The Postcard

Monday Morning Musings:

My husband found a postcard from my dad.

It lay hidden in plain view

Among old papers and road maps

To places that may no longer exist

Except in our minds.

How long had it been there

Waiting to be rediscovered?

A record of the past,

A time capsule

Compressed into a flat rectangle.

Once it had traveled across the United States,

Now it carries me through time.

It was strange to read his words,

To see his handwriting

When he has been gone so many years.

He had been traveling out west.

He wrote of the sights.

He wrote that he needed to see

His ophthalmologist when he returned.

He wrote that he would see us soon,

And signed it “Dad/Grandpop Lee.”

It was a typical postcard.

Nothing profound.

Nothing remarkable.

But striking now

Because the words were his

And I pictured him writing them


Heard his voice in my head.

A shadow world between then

And now

Where both exist for a split second,

The time it takes for a memory to surface

And go.

I went looking for the postcard today,

But it has vanished.

Perhaps it was merely a reminder

Of the ephemeral nature

Of life

Of words

Of memories, too.

Perhaps it was a reminder

To cherish the memories

Of those long gone,

But to savor the present

With those who are with us.

Update: The day after I wrote this. I saw the postcard propped up on top of the roll top desk in our dining room. I’m certain I looked there. . .

The Vanishing Postcard from my dad.

The Vanishing Postcard from my dad.

My dad and I when I received my Ph.D.

My proud dad with me when I received my Ph.D. about two years before the postcard.

©Merril D. Smith


18 thoughts on “The Postcard

  1. I can’t quite describe what I feel. Some day, I hope my daughter finds a postcard from me too. I used to love writing old fashioned mail.. not the e-kind.. and I would still love to, except, I cannot write very well any more. Call it conceit, but I loved my handwriting and the stylish script. And also, no one wants handwritten stuff any more. So sad. Maybe this is a good, bitter-sweet thing, that you can speak about it and make people aware of the value of such things. There is nothing like a hand-written note or letter. Thank you for such wonderful thoughts.. I am a little nostalgic these days. But then, these things are worth their weight in gold, what you have written… Thank you…

    • Thank you so much for your kind and thoughtful comment, Tejaswi. It is sad that letters and notes are no longer handwritten very often–when you do receive one, it feels extra special, doesn’t it? I don’t know your family situation, but I hope your daughter also one day finds a postcard from you, and I hope you will send her one anyway, even if your handwriting is not what it once was.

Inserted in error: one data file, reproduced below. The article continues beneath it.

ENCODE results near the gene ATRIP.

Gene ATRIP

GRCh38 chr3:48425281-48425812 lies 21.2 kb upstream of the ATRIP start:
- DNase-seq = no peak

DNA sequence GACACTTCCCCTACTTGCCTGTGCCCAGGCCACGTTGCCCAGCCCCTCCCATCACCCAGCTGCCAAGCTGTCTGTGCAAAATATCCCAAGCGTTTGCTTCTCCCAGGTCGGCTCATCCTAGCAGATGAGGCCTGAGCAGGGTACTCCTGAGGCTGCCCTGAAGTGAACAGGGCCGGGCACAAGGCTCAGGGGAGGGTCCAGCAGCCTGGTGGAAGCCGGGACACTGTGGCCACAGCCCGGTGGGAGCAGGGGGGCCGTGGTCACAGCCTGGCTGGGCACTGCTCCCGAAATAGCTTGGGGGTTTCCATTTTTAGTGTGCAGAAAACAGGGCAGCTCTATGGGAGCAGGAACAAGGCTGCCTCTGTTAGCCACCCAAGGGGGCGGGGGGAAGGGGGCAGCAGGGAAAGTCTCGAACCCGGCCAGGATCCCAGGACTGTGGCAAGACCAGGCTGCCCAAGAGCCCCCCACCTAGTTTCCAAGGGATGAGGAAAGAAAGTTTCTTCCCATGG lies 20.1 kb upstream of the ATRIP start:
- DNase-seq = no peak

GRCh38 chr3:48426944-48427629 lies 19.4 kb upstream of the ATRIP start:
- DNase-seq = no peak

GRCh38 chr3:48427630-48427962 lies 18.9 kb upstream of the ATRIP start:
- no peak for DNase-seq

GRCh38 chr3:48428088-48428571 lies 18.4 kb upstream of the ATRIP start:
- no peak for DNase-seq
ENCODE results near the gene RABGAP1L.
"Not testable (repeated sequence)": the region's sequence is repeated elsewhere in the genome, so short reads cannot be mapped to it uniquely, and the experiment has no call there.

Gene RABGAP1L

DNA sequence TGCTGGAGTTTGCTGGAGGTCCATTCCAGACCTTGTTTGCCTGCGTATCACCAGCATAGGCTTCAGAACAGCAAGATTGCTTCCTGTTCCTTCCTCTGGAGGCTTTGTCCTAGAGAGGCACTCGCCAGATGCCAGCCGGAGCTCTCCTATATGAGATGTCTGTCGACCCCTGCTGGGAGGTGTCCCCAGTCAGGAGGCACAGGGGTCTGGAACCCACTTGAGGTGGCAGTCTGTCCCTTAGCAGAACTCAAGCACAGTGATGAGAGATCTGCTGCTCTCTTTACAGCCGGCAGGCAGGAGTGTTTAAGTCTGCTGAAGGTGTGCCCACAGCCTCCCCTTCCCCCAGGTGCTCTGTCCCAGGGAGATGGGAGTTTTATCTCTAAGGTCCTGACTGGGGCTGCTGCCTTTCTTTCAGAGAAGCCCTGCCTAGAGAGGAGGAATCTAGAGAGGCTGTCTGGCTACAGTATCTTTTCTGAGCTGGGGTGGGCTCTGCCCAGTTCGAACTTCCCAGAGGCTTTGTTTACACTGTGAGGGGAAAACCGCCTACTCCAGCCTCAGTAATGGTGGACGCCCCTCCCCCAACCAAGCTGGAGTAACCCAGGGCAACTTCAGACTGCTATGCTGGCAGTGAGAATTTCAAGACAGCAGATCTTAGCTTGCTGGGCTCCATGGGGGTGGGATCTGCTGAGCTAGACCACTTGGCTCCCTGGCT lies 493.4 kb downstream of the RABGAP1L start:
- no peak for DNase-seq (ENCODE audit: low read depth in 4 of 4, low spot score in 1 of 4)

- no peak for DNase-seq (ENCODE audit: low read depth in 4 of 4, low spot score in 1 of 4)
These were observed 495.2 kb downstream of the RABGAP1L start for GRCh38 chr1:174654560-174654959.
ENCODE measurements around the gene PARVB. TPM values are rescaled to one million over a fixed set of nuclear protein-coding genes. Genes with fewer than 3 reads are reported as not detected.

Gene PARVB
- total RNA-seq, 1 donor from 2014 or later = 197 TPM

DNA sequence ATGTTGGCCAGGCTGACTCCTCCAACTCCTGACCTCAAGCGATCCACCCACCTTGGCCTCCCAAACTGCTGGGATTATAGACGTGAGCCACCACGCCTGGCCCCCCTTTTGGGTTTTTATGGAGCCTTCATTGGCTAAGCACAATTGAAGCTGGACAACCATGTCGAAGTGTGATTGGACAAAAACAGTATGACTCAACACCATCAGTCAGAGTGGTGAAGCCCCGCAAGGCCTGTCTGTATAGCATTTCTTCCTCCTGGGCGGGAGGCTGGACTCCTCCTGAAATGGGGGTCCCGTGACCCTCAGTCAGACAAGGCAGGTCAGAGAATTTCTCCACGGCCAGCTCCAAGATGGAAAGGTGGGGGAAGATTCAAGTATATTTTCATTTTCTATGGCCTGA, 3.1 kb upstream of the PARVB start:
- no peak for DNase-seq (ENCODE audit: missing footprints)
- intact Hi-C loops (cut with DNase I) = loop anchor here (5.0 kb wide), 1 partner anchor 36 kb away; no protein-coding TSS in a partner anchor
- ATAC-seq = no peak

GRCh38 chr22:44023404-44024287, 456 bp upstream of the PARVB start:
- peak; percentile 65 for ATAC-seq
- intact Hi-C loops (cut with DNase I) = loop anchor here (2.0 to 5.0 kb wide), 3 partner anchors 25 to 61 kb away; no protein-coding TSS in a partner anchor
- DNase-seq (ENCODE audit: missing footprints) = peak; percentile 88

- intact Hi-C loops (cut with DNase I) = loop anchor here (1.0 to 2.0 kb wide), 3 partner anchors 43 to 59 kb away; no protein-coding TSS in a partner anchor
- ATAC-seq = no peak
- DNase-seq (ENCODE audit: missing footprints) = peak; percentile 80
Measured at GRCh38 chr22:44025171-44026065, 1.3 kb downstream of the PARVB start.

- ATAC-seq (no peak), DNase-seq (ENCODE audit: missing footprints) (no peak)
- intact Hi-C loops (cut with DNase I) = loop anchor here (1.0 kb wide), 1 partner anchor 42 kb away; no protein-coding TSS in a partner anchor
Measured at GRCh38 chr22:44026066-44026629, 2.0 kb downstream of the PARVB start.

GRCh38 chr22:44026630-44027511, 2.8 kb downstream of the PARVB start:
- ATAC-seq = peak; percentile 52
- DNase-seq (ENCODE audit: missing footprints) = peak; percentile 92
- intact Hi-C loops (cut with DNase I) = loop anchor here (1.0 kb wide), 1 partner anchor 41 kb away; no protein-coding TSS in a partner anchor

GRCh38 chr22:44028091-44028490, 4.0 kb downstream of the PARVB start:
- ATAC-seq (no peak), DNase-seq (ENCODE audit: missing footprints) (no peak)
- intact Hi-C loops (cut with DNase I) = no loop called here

2. How lovely Merril thank you! I have all my handwritten correspondence from my parents and I sometimes wonder (when I check them out) at the similarities of my handwriting to theirs’ which makes me wonder more …
    I’ll always keep their letters, my sons letters too … handmade birthday cards, the lot.

    • How wonderful that you have these things, Susan. I don’t have any of that. I really wish I still had the letters my grandfather wrote to me when I was in college. They were one long run-on sentence in his phonetic English.

  3. How interesting that the ephemera we find years later reminds us of the ephemeral nature of life. You know, of course, how well these lovely poetic lines remind me of my reflection in prose last week. Hidden in plain view, exactly.

    And a moment of synchronicity too!

    • Yes, indeed, Marian. Thank you.
      I had two toddlers when the postcard first arrived, and now they are married women. I’m sure that I was happy to hear from my dad, but seeing the postcard now is entirely different.

  4. Beautiful reflection, and very true. We don’t know what people might think when they find reminders years later. You made me think about my Dad, who sadly passed away a few months ago. Real postcards are hardly used now… Sad.

  5. You put your thoughts and words together so beautifully. You touched my heart. I am struggling with this comment — unsure of what to write or add to it — so I’ll leave it at that.

  6. Merril, this made me very teary. Finding a memento like this can be a portal into a world with our loved one(s). I’m so sorry you had to lose him too soon, but so happy you were able to “take this trip” with him.

  7. I had a relationship with my Dad that I suspect you had with yours. And this postcard, the finding of his writing and his love to you, well, it touched me.

    I have an old address book where I shoved a few old letters. Ordinary ones. Chatty. Newsy. Nothing earth shattering. When I see my Dad’s writing, I feel liek I’m back there, getting it when he’d just sent it.

    I worry about this generation of folks who only get emails and texts. Because they won’t have the same ability to bring back the moment …

    Thanks for the follow of my blog. I look forward to getting to know you!

    • Thanks so much, Elyse, for your comment. I’m glad the post touched you, and thanks for the follow, as well. It is special to find old letters–it’s as though you’re transported back to the past for a few moments.

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